While some come close, most non-alcoholic cocktails and spirits fail to match the feel of a real drink in both mood shift and sensation. When plant medicine enthusiast Megan Klein set out to create Little Saints, she wanted a drink that did both.
In January 2021, Klein decided to try Dry January—something she’d attempted at least a dozen times in years previous and failed.
“I was a huge partier, and I have a high tolerance for alcohol,” she says, noting that it wasn’t unusual for her to have three or four negronis on a casual Wednesday night out with friends. “I didn’t realize how much my social life revolved around alcohol until the pandemic.”
At first, Klein kept drinking, but all that alone time gave her an opportunity to consider what it was doing to her health. That January, she bought every non-alcoholic drink she could find, spreading them out across her dining room table and sampling them one by one. Most products were closer to sparkling water than cocktails, and those that did offer more flavor were loaded with sugar.
Klein, a former hydroponic farmer who had previously founded two CPG companies, saw an opportunity to create an alcohol-free alternative that went a step further.
Something to Take the Edge Off
After her first successful Dry January, Klein decided to quit drinking entirely. She’s not alone in this decision: the sober-curious trend has taken off, with some of the world’s biggest alcohol companies now offering products in the non-alcoholic category. None of the products, as far as she could tell, offered the shift in mood people seek from alcohol.
“I take medicinal mushrooms, and certain adaptogenic blends work really well for my mental health,” says Klein, who hoped to find a mocktail equivalent to her morning mushroom coffee.
For this effect, she considered two ingredients: CBD, a non-intoxicating hemp-derived cannabinoid that can reduce anxiety, and reishi, an adaptogenic mushroom known in Traditional Chinese Medicine as “the herb of spiritual potency.” It’s thought to promote feelings of calm and may offer immune support.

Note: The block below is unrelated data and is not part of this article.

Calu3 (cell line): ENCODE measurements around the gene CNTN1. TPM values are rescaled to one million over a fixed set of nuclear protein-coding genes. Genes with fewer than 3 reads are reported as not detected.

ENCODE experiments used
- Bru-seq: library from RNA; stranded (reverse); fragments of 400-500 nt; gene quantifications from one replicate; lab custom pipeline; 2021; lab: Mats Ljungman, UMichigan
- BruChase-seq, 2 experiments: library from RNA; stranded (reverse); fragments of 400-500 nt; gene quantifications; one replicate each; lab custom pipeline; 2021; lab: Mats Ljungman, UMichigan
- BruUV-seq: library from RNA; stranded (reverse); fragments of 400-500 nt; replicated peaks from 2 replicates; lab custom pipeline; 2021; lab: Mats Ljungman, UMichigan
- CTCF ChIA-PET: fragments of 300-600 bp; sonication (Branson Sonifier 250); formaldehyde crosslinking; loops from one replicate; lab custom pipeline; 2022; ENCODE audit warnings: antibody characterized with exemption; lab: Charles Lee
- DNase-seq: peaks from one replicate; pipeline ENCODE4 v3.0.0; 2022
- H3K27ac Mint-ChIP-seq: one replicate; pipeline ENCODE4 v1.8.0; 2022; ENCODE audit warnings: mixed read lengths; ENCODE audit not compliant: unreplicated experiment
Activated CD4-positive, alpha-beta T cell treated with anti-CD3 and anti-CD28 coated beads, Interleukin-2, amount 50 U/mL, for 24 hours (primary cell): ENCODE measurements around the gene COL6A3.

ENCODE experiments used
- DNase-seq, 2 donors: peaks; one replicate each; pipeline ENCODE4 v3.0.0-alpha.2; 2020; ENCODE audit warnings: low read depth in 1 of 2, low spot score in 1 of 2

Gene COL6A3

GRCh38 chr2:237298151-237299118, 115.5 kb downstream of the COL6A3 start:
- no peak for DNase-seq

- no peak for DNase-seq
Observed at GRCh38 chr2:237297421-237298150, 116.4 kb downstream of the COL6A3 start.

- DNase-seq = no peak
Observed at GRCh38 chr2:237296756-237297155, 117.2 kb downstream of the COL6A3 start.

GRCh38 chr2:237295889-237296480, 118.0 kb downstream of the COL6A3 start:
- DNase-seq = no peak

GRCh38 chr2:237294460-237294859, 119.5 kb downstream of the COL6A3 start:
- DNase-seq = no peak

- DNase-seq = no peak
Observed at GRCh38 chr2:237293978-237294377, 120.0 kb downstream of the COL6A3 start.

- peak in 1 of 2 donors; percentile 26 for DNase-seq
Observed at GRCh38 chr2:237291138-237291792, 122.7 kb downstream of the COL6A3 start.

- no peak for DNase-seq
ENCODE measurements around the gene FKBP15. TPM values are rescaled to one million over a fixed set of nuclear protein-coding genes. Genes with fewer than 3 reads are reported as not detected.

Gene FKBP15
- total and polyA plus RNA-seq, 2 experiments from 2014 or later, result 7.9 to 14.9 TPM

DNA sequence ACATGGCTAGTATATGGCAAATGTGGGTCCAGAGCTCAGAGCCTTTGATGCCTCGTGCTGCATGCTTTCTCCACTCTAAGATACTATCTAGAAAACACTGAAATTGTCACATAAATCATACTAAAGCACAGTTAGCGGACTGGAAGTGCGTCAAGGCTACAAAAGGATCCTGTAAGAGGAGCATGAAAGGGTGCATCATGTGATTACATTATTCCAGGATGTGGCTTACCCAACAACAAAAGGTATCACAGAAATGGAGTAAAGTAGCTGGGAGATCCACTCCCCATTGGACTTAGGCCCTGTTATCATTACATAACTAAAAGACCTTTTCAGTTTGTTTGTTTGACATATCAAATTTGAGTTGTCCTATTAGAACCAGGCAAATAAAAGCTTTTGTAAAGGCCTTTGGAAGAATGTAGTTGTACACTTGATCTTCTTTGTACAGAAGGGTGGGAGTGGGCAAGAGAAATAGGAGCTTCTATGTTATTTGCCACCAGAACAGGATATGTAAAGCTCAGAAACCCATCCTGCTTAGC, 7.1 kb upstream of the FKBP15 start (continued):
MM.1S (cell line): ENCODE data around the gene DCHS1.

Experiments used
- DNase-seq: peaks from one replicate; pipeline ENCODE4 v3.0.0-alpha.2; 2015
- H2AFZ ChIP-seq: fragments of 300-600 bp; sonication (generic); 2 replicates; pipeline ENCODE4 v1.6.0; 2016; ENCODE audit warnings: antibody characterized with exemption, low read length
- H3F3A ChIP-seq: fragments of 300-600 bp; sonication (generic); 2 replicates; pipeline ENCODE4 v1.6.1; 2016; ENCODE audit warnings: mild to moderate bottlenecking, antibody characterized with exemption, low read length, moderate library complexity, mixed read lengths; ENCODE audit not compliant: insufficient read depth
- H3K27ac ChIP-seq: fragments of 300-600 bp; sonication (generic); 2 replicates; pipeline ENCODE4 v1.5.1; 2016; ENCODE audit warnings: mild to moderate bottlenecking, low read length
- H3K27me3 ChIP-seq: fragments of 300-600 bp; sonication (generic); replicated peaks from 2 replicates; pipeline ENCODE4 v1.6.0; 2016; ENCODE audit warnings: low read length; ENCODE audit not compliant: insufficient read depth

Klein also wanted a drink that would mimic the sensory experience of alcohol. “One of the things I learned in this process was that we go back to certain alcohol because we associate its scent with whatever positive experiences we’ve had with it,” she says.
She hired a food scientist with a master’s degree in adaptogens and a close friend and sacred plant medicine teacher to help formulate the beverages. They used CBD and reishi for mood-enhancing benefits, and for the sensory experience, they added botanical terpenes.
Klein bootstrapped the company and launched Little Saints at Detroit’s Movement Music Festival in May 2021. Today, the line of mocktails includes a negroni, margarita, paloma, ginger mule, and mimosa.
“This was a very intentionally built company,” says Klein, “and that intention extends into the manufacturing process. We say a prayer at every production run.”
Mezcal Tells a Story
The latest offering from Little Saints is a non-alcoholic spirit that brings the same bite, smoke, and sensation as mezcal, without any of the sugar or booze—and it’s as much for non-drinkers as it is for the bartenders who serve them.
“Bartenders don’t want to pour a canned drink and serve it as-is, they want something really beautiful that they can create with,” says Klein.
The smoky flavor in Little Saints’ new St. Mezcal comes from palo santo, wood from the Bursera graveolens tree which grows in South America. Klein chose palo santo for more than its smoky flavor: often burned as incense to clear negative energy and, in oil form, used as a remedy for inflammation and stress, it is considered by many to be a sacred plant. St. Mezcal is also infused with lion’s mane, an adaptogenic mushroom that may slow cognitive decline.
The palo santo Little Saints uses is sourced directly from a community in Northern Peru that harvests only dead and fallen trees. Using the palo santo, Klein’s team created a food-safe water-soluble palo santo extract. Figuring out how to source the palo santo sustainably took Klein 18 months and required the company to obtain a USDA timber permit.
“There’s a lot of heritage that goes along with alcohol. When you’re buying wine for example, you’re asking about the winemaker and there’s a story to go with it,” says Klein. By focusing on a handful of sacred plants and fungi, she hopes to bring the same sense of joy and connection to social settings, without alcohol. “We want to be able to tell the story of the palo santo producers and the story of how this is made, too.”